Machine Aesthetic

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Architecture that suggested something machine-made, acknowledging industrialization, mass-production, and engineering, or that used elements of metal structures (ships, aeroplanes, motorcars, etc.) in an eclectic fashion, more a matter of arriving at an appearance than of actually being what it seemed, a fact that contradicted demands for honesty and truth in architecture, and denied the logic of structural principles. International Modernism tended to use smooth wall-finishes and long strips of metal-framed windows suggested by ocean-going liners of the Titanic vintage, but the walls were often of rendered brickwork.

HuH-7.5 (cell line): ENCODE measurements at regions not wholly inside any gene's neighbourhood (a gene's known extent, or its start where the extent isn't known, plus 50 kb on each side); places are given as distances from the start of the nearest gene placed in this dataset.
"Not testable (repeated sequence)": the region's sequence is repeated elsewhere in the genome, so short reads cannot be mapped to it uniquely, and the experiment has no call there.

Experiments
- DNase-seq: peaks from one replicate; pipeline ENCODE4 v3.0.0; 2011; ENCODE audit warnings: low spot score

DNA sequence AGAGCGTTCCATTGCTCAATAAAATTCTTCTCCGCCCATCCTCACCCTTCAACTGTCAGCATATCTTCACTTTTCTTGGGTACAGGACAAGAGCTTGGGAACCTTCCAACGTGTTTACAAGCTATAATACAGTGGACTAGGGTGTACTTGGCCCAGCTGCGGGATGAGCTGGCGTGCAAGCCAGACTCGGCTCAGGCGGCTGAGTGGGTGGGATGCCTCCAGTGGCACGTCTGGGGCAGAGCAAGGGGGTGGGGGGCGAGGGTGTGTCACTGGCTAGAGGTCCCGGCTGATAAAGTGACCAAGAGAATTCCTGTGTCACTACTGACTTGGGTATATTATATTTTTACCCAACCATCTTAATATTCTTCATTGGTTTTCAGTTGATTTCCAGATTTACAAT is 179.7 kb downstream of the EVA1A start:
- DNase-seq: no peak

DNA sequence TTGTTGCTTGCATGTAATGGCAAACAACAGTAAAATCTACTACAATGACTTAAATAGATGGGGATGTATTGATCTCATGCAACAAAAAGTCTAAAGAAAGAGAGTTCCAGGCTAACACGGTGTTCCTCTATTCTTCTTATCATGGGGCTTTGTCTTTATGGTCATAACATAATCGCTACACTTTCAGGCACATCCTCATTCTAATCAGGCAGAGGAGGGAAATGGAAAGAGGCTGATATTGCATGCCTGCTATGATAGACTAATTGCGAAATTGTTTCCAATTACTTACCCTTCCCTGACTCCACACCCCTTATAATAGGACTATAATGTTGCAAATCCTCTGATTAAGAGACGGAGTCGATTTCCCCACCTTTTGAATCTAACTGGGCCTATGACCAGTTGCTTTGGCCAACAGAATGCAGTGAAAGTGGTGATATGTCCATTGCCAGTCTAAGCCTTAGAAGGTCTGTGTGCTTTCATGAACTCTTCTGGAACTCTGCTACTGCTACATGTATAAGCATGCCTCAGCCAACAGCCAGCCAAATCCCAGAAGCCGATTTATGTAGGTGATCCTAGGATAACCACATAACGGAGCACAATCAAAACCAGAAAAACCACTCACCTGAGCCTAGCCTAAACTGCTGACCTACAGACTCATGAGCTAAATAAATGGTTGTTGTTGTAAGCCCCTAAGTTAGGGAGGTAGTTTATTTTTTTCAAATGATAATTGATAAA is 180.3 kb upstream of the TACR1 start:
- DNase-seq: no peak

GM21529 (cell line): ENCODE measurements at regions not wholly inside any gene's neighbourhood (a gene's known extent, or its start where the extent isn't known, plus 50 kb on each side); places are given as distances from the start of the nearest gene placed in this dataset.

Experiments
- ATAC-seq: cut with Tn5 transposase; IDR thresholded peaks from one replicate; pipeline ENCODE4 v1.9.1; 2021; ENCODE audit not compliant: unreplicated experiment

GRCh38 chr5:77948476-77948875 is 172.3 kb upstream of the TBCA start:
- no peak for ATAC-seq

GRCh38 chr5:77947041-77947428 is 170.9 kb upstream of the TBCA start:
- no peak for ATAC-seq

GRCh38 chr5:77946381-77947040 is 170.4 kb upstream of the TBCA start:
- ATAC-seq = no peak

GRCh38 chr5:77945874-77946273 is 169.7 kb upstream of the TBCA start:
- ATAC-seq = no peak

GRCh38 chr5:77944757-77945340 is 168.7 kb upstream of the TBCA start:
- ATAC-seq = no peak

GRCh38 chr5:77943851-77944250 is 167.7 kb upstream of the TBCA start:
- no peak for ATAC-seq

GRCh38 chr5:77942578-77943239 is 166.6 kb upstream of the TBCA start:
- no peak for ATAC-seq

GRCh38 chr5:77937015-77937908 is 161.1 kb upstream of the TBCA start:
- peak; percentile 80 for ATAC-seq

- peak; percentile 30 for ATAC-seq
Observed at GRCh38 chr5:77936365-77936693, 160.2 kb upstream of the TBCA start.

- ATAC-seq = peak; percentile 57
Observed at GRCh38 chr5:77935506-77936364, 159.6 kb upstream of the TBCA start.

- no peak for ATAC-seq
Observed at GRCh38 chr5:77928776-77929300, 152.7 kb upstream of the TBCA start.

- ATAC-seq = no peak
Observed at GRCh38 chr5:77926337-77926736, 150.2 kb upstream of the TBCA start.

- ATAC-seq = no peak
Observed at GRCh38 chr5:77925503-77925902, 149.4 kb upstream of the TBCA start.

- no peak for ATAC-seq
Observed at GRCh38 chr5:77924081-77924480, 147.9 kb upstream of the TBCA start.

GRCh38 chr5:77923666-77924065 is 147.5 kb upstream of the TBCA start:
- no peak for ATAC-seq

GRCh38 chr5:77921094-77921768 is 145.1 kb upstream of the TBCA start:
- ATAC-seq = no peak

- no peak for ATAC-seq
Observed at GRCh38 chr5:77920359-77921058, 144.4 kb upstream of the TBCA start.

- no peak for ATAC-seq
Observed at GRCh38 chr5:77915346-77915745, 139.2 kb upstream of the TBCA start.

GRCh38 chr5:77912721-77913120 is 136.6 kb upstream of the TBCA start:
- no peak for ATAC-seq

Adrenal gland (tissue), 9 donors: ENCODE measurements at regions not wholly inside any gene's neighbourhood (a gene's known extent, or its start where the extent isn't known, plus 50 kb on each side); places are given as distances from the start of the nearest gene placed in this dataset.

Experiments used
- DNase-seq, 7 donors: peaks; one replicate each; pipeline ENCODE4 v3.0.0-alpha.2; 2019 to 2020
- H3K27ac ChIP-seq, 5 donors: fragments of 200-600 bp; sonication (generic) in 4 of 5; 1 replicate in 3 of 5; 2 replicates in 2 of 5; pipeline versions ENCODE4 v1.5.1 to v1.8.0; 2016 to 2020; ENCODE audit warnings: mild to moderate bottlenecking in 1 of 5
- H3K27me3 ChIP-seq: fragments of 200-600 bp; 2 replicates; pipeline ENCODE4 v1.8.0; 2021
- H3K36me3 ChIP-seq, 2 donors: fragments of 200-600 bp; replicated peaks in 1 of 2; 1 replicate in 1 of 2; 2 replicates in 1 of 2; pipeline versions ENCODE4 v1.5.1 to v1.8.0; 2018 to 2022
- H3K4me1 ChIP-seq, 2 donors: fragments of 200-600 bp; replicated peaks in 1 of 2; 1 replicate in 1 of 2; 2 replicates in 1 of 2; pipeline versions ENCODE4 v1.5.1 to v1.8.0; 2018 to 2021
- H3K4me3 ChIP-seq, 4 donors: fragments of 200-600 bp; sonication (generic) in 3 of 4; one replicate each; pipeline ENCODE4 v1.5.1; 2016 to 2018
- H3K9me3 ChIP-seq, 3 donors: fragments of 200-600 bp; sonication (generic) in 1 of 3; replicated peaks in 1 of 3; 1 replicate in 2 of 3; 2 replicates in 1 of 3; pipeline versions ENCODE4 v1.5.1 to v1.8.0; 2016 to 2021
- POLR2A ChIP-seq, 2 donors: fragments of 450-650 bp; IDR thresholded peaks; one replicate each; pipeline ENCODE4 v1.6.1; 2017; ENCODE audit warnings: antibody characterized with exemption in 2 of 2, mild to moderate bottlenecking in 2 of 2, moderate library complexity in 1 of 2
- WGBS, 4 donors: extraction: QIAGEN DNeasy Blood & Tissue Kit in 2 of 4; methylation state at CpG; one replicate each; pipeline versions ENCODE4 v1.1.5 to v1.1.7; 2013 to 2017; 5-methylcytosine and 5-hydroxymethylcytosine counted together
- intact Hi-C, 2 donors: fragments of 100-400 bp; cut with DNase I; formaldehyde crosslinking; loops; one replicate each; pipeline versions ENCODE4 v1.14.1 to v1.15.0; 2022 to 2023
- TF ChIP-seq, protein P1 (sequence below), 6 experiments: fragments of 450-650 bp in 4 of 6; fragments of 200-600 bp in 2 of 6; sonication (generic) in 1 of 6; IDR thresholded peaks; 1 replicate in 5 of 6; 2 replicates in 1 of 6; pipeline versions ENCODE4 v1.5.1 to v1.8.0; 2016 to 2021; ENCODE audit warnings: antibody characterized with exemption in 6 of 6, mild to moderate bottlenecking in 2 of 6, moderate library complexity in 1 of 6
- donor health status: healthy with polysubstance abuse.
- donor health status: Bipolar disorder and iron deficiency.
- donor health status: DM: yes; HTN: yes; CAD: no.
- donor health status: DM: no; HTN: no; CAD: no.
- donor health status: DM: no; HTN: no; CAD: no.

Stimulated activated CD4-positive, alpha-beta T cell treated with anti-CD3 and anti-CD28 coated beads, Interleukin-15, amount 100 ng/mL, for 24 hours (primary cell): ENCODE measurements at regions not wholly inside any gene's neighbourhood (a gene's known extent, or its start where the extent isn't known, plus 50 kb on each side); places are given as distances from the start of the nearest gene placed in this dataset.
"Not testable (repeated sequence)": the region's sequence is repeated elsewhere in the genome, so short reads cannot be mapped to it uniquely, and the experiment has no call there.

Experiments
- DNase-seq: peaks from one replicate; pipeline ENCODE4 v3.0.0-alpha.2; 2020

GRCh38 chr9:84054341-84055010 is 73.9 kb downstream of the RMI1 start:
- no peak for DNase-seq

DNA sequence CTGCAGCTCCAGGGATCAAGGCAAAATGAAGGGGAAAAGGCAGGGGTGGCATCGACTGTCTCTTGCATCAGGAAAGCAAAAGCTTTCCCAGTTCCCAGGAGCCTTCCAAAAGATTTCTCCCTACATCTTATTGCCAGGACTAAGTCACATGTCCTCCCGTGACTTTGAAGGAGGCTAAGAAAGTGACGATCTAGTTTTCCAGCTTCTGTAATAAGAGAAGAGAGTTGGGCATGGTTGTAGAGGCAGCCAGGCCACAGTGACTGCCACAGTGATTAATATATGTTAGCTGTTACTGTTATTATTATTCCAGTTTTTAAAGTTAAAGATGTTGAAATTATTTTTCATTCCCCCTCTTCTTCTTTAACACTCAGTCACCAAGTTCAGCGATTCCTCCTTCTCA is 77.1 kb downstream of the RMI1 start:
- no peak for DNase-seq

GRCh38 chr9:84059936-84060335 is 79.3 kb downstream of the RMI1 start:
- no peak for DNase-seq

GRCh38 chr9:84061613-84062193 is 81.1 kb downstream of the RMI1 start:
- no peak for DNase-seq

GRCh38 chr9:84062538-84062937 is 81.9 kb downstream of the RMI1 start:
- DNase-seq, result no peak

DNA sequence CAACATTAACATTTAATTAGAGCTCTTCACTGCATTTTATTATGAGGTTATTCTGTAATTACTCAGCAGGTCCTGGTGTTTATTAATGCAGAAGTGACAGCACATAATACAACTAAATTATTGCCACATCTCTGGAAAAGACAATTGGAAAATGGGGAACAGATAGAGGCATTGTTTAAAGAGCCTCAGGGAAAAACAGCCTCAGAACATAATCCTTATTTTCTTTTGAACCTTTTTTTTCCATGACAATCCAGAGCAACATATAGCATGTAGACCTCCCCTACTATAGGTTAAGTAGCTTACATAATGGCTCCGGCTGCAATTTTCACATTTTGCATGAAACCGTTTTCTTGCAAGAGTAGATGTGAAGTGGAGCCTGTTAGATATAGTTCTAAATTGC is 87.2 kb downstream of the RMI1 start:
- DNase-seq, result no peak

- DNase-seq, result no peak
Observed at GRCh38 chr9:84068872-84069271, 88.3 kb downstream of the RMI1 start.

Architectural Review, lxxviii (Dec. 1935), 211–18;R. Banham (1960);Giedion (1969);P. Johnson (1969);Sparke (ed.) (1981);Jane Turner (1996);R. Wilson et al. (1986)

Subjects: Architecture.

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